Meh! Tonight’s episode of South Park was a little more slapdash, taking pokes at superhero multi-film franchises and Mark Zuckerberg’s tolerance for fake news on Facebook. Apparently “Franchise Prequel” is also an overt, actual tie-in to next week’s South Park video game, Fractured But Whole. Mercifully, I didn’t see any overt requirements that one go out and buy Fractured But Whole, and the episode ends on a fairly conclusive note with no actual or tongue-in-cheek indication that you need a gaming system for the whole story.
But that said, this is a generally weak spot for the show with a few generic chuckle-worthy gags here and there (and, to be fair, a pretty decent Harvey Weinstein joke that hit the correct comedy beat). Cartman’s team of the Coon (shut up, that’s the actual name) and Friends are planning to get themselves a multi-media franchise in the style of Marvel’s ever-growing octopus of media, only Butters-as-Professor-Chaos is spreading lies about the team on Facebook. Despite efforts to awaken people to the truth, the Coon’s team is blocked–literally–by Mark Zuckerberg, who’s been paid $17.23 for Facebook protection to allow Butters to keep lying.
South Park sometimes walks a delicate line when it applies a silly literalism to a real phenomenon. In this case, it’s encapsulated by Mark Zuckerberg (or a bad South Park parody of him) invading the town and literally going into their homes because, darn it, we invited Mark Zuckerberg into our lives and nobody can block him. Zuckerberg, in turn, makes cheesy sci-fi sound effects as if he’s actually breaking through invisible force fields. This kind of gag worked in, say, “Cartman’s Incredible Gift” where fake psychics faced off against each other with non-existent powers. It’s less effective here, and I’m not sure why, except it just isn’t.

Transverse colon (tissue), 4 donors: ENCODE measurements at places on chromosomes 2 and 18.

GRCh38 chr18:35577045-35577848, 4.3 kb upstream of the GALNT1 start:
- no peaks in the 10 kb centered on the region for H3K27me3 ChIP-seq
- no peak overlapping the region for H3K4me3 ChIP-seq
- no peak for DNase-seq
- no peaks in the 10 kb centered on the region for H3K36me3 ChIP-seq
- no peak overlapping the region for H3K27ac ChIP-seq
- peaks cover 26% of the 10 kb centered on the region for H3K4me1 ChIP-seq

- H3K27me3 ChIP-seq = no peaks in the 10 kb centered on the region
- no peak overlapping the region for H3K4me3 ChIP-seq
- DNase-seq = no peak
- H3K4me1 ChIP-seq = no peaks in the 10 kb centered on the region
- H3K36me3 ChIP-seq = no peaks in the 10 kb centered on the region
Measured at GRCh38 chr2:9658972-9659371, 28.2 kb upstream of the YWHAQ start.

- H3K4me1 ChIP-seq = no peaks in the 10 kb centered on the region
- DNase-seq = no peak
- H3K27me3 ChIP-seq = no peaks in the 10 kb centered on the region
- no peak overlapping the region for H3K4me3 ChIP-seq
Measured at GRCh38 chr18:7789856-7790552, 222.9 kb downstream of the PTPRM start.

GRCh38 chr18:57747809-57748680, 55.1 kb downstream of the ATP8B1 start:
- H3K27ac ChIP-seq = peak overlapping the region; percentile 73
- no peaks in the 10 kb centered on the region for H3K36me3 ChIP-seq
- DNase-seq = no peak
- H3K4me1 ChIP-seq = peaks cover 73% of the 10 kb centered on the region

Worse, the show did a better job riffing on Facebook back in “You Have 0 Friends,” which reflected more on the platform becoming a cheap proxy for real human interaction. “0 Friends” was both overtly ridiculous (invoking Tron) and yet deeply touching (with the lonely kid finding a friend in Stan, and being dropped when it was inconvenient). “Franchise Prequel” just makes the obvious commentary on Facebook being a bad news source, which we already knew that.
So, there’s a few good jokes here and there (Cartman’s struggles with his girlfriend continue), and the mechanism to get Zuckerberg the hell out of town is worth the payoff. But getting there is just OK, and not particularly worthwhile beyond the few stabs at the excess of superhero films.
Rating: Two Likes out of Five.